More Americans Are Eating Plant-Based Diets. This Might Help End Animal Prisons

A brood of baby chicks inside of chicken house, Henderson, MD (Edwin Remsberg/VWPics via AP)
A brood of baby chicks inside of chicken house, Henderson, MD (Edwin Remsberg/VWPics via AP)
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“A conservative, with a Catholic upbringing, and a vegetarian? Boy, talk about aggrieved minorities,” a waggish columnist once quipped about a friend who, like me, fit that description.

I’m feeling less aggrieved these days, as the wave of popular dietary tastes breaks my way. Fast-food chains sell plant-based burgers and breakfast sausages to a public that’s gobbling them down, thinking they taste like the real thing. What’s next — the president hawking vegan Trump steak from the East Room? Even cow’s milk is losing ground to plant-based alternatives.

Different people travel different roads to vegetarianism. Some want sustainable agriculture that contributes less to climate change; some are seeking a healthier lifestyle. My own conversion pivoted off the realization that, in good conscience, I could no longer subsidize factory farming. Those are farms where five to 10 egg-laying hens are crammed into drawer-sized wire cages, sometimes fatally, without space even to turn around; and where highly sentient pigs are crated, also without turning room, and without bedding or nursing space for their young, whose tails are severed sans sedatives to prevent the piglets from tail-biting.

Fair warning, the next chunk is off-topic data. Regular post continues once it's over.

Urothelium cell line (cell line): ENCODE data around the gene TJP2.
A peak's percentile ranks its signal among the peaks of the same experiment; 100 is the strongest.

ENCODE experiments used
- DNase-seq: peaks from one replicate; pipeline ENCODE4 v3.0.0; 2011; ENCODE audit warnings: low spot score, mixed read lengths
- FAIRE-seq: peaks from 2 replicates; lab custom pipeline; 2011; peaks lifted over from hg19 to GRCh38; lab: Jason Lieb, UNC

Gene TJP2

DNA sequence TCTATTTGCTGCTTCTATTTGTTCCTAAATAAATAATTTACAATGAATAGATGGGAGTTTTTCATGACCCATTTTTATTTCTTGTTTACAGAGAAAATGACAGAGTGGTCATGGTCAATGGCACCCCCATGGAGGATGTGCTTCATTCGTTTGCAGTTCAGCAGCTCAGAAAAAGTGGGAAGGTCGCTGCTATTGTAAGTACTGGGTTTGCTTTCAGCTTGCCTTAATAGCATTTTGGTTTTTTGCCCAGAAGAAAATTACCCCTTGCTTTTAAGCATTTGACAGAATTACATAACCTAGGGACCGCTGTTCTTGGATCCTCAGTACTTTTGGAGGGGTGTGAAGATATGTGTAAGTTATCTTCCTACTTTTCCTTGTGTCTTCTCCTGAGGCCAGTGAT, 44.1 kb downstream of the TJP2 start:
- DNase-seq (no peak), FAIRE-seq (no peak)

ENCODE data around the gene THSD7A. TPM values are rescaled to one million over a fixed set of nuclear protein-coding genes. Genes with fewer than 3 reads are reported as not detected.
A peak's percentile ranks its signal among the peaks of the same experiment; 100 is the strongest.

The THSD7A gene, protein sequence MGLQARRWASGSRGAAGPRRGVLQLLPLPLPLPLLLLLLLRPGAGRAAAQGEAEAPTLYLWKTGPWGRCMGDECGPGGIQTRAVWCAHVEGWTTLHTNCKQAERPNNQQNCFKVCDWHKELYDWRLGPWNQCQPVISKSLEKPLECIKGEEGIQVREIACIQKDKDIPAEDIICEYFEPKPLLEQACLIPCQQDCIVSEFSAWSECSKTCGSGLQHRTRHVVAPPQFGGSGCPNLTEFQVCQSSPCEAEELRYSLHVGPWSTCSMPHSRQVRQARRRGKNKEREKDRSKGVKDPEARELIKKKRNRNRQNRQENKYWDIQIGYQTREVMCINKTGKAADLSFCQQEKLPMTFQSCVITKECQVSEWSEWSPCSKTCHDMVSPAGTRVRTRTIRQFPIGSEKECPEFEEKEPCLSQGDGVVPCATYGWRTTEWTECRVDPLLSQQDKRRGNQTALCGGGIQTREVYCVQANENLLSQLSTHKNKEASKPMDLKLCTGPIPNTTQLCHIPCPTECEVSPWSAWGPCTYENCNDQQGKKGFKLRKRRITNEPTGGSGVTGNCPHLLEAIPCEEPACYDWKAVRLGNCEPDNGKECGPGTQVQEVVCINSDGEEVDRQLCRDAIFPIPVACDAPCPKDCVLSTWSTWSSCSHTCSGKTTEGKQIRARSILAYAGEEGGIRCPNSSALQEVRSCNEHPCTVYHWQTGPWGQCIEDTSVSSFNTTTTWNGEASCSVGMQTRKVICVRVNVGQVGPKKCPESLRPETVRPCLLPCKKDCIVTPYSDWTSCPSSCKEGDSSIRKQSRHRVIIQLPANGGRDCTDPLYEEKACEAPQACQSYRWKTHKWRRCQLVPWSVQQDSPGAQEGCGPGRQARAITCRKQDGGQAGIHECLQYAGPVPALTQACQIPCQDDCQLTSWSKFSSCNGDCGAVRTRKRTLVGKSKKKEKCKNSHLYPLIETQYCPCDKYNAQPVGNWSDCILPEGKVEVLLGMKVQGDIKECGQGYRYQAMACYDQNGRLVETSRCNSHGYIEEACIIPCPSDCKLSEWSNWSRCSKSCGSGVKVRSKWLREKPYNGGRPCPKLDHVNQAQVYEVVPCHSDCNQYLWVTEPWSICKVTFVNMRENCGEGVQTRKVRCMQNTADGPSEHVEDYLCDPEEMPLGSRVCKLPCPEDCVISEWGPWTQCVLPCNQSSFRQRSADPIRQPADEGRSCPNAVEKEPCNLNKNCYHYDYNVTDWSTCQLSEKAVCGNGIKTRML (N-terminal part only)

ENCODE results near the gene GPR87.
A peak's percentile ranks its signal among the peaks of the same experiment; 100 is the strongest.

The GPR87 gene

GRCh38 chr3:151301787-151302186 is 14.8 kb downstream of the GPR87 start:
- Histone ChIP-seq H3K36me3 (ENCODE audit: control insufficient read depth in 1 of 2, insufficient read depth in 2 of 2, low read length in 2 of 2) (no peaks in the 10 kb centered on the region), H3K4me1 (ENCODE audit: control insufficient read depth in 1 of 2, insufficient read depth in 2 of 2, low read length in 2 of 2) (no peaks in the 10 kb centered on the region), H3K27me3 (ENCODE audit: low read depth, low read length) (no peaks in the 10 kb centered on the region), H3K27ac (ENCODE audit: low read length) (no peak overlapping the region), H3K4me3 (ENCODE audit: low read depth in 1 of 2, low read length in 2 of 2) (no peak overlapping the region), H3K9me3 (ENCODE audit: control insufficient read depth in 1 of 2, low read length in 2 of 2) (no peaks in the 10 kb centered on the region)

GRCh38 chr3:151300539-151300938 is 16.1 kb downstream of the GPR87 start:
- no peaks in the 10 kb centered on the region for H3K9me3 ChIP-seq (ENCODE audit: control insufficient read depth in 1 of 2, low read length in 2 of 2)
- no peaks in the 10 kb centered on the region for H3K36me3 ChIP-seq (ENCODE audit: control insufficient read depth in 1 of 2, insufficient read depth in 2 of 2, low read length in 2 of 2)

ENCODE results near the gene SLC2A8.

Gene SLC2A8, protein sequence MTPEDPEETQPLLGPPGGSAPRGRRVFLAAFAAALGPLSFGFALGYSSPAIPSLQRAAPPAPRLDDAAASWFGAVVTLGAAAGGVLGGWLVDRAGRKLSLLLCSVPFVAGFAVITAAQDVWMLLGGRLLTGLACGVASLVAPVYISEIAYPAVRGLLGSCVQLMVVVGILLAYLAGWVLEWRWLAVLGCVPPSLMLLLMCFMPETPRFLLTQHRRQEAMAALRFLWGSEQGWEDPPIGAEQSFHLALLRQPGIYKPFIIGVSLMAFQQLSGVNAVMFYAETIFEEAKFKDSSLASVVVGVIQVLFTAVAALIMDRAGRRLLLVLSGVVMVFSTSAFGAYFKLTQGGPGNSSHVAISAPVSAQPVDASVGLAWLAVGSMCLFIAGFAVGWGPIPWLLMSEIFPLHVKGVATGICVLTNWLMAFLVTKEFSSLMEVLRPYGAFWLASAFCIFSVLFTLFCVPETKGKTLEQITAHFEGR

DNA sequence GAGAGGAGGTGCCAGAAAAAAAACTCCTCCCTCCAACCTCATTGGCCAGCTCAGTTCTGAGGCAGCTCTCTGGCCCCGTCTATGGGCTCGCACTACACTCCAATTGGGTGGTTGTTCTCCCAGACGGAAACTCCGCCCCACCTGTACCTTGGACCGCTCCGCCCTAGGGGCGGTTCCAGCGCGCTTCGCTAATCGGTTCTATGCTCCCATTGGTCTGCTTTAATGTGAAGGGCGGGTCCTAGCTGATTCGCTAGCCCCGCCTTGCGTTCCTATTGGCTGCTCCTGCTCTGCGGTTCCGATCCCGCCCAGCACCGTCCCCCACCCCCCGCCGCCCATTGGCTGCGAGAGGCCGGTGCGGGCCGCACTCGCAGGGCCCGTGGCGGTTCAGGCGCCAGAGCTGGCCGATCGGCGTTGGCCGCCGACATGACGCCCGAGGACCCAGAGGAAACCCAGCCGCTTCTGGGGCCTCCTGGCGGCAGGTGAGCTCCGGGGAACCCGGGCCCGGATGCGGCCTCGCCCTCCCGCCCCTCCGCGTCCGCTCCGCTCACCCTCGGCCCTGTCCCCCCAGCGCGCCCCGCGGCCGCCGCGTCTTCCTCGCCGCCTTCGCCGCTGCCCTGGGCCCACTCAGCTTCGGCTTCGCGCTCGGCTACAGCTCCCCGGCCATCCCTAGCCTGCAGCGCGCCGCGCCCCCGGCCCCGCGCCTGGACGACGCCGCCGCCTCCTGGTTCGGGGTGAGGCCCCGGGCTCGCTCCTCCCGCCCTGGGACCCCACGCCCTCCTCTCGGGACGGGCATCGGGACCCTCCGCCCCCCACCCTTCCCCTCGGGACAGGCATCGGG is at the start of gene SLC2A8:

I try to avoid off-putting dogmatism. I eat shellfish that cognitively are the functional equivalent of plants, and I have some sympathy for consuming humanely raised and slaughtered meat, assuming you can afford and find it. For me, going vegetarian was easier and, done right, healthier. But most people, unintentionally or not, adopt an out-of-sight-out-of-mind philosophy about buying factory-farmed food.

So I’m happy that a vegan with political power has a plan to rein in euphemistically camouflaged “concentrated animal feeding operations,” or CAFOs. Sen. Cory Booker’s presidential dreams may have wilted faster than lettuce in a California drought, but let’s hope his recently filed Farm System Reform Act has longer legs — especially as parts of it have the expressed support of two remaining presidential contenders, Bernie Sanders and Elizabeth Warren.

CAFOs essentially are prisons for animals, producing close to all of the meat and poultry Americans eat. Squatting at the crossroads of animal cruelty and corporate greed, they have the largest use of “intensive confinement methods” of the kind mentioned above. The bill by Booker would pause the building of new CAFOs and prohibit expansion of the most king-sized ones (those with more than 125,000 chickens, for example).